Backpacking 11x14 : LUSENET : Large format photography : One Thread

Anyone out there have a good way to carry an 11x14 in the field? I have a Korona 11x14 with 600mm Tessar and a couple holders, and want to get further than 100 yards/metres from the car. Thanks. David

-- David Hosten (, March 31, 2002


There was an article on this exact subject in "View Camera" magazine about ten years ago. email them for back issue info. If you use 11x14, you must know Brett Weston's saying from his 11x14 days: "If it's more than fifty yards from the car, it's not photogenic".

-- Mark Sampson (, April 01, 2002.

you may have to go outside of the photographic world to find what you need. if you look at a cabelas fall catolog you will see carts that are used to pack out deer and elk after they have been shot by hunters. I am sure that you could make good use of one of these to haul around your 11 x 14, and especially so if you were going to stay on trails.


-- kevin kolosky (, April 01, 2002.

The cart option is a very viable one as long as you do not go into designated wilderness areas. It is illegal to have any "wheeled" mobility in these areas. The only two other options are backpack frames or horses. The horse option is not a bad one when you really want to get back in. I have a cross buck saddle and panniers that work like a champ and I just walk the horse in with all of my gear.


-- Michael Kadillak (, April 01, 2002.

You just attach it to your hair shirt.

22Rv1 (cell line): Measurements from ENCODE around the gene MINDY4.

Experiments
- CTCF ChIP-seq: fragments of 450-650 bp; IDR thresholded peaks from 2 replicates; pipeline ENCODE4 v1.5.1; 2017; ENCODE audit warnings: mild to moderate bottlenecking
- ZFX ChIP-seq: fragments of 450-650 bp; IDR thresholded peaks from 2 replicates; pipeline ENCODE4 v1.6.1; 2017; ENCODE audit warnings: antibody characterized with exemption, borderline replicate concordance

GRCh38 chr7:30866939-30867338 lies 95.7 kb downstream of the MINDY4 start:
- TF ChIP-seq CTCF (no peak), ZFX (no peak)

-- Willhelmn (, April 01, 2002.

I backpack 12X20 with a backpack frame intended for packing deer meat out of the woods. I can lash the camera, holders and a lens bag back there and carry the tripod. I wouldn't want to run the Boston Marathon that way, but it's quite viable for carrying the rig a few miles, especially as the pack frame has a good shoulder harness.


-- Nathan Congdon (, April 02, 2002.

Nathan's got the best answer, in my opinion. I think that a wheeled cart is an effective way to move around if you have a bad back, or if you are not able to carry the gear, but it is really a compromise. You can't go too far off pavement with a wheeled cart without it turning into a real hassle.

I use a panel loading backpack for my 7x17, and it enables me to go anywhere I want, and it is comfortable to permit long day hikes without trouble.

I am planning to put together a pack frame for my 12x20 to do the same thing. There's nothing complex to it, but I recommend that you figure out a way to protect the camera a bit, or else it will start looking beat up pretty quickly from being lashed to a frame.

I fabricated some filmholder 'pockets' and a camera 'pouch' out of some quilted nylon fabric that I found at the sewing store. That way, the gear can be lashed together without direct metal to wood contact. The fabric is two pieces of nylon, with some batting between, which is then quilted together with an approximately 1 inch square grid of stitching. Because it was finished on both sides, it made an easy assembly into pochets for filmholders. I made the pockets with a divider in the middle to hold two filmholders each.

In the case of the 7x17, I then found a pack that would fit the camera and four holders. The 12x20 is much too large, however, so I will go the pack frame route for that one.


-- Michael Mutmansky (, April 02, 2002.

The Eureka Sovergien packs are huge! (7,000 cubic inches) with a nice wide opening on the top. I think I used a E.S. II, didn't use it with an 11X14, but did have a everything AND the kitchen sink in it.


P.S. They're also very reasonable.

-- Peter Chipman (, April 02, 2002.

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